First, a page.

As the Minnesota Twins coming up on their 120th season, we look back at the five best third basemen in franchise history.
The Minnesota Twins are one of the oldest franchises in baseball, dating back to 1901, when they were the league bottom-dweller known as the Washington Senators. Since that time, the team has won three championships, six pennants, and eleven division titles.
It has also suffered through seven 100+ loss seasons, fourteen playoff defeats, and have lost over 1100 games to the New York Yankees. The team has had some really good seasons, and some really bad seasons. Throughout it all, there have been some excellent players who have carried the team.
These excellent players deserve some recognition , so Puckett’s Pond will be putting together a list of the top players at each position to get ready for the top 50 players of all time. In order to make it on this list, players need to have played over 400 games, been excellent on offense and defense, and played an important role for the team.
We’ll continue to move in positional order, moving onto third base. Third base, unlike second base and shortstop has been one of the Twins’ strongest positions in team history, with multiple contenders for the list, so we’ll get into it.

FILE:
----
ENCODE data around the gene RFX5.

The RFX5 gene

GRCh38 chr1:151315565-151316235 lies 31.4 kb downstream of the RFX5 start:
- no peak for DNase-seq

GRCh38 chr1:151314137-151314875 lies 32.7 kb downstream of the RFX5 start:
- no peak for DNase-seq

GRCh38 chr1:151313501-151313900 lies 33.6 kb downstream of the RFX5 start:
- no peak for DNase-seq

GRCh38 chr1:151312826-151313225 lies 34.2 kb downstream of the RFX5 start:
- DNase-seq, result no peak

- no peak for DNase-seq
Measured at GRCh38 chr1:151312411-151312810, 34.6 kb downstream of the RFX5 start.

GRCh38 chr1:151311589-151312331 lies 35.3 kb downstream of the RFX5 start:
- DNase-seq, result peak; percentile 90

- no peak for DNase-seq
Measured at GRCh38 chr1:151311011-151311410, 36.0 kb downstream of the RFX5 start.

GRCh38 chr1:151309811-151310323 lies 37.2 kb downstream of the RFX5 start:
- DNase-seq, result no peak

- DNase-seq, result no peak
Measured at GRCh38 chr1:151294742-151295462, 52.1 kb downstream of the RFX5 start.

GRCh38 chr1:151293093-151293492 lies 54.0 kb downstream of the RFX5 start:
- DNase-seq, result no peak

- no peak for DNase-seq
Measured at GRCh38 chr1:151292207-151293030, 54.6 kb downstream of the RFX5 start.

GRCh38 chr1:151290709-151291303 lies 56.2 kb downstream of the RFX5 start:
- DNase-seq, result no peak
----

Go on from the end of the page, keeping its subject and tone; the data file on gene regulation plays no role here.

Minnesota Twins’ John Castino
Years with the Minnesota Twins: 1979-1984 (6 Seasons)
Key Stats with the Minnesota Twins: 666 G, 646 H, 41 HR, 249 RBI, 177 BB, .278 BA, 15.2 WAR, 6.3 dWAR, 1979 Rookie of the Year
John Castino manned the hot corner for the Minnesota Twins over a six-year period where the team didn’t win more than 81 wins in a season. He was a relative bright spot over this period, earning the 1979 Rookie of the year award and averaging 111 games per season.
Castino was solid on offense hitting .278 and knocking in 249 RBI over his time in Minnesota. He also was a pretty reliable defender, posting a 6.3 dWAR and only having one year with more than fifteen errors. His best season, 1980, saw him hit .302 and hit 13 homers with 64 RBI.
Castino’s career was cut short because of chronic back pain in 1984, but he was undoubtably talented. He had the potential to be one of the best Twins of all time, and his reliable bat earns him an honorable mention.
Washington Senators’ Eddie “Kid” Foster
Years with the Washington Senators: 1912-1919 (8 Seasons)
Key Stats with the Washington Senators: 1121 G, 1177 H, 6 HR, 355 RBI, 166 SB, 385 BB, .266 BA, 20.7 WAR, 4.3 dWAR, Two Top-25 MVP Finishes
Eddie Foster, known as Kid, was one of the top players on a very bad Senators team from 1912 until 1919. Foster played solid defense, producing a dWAR of 4.3 over his career with the team and finishing in the Top-25 of MVP voting twice.
Foster never hit for power, finishing his career with only six home runs, but he did steal 166 stolen bases (tenth in team history) and managed a .266 batting average and building a 20.7 WAR over his twelve seasons.
Foster led the American League in at-bats four times and was a fixture on top of the Washington order. He also knocked in 355 RBI as well, attempting to help the team win games. Unfortunately, his teams never finished closer than six games out of first, keeping him outside of the top 5.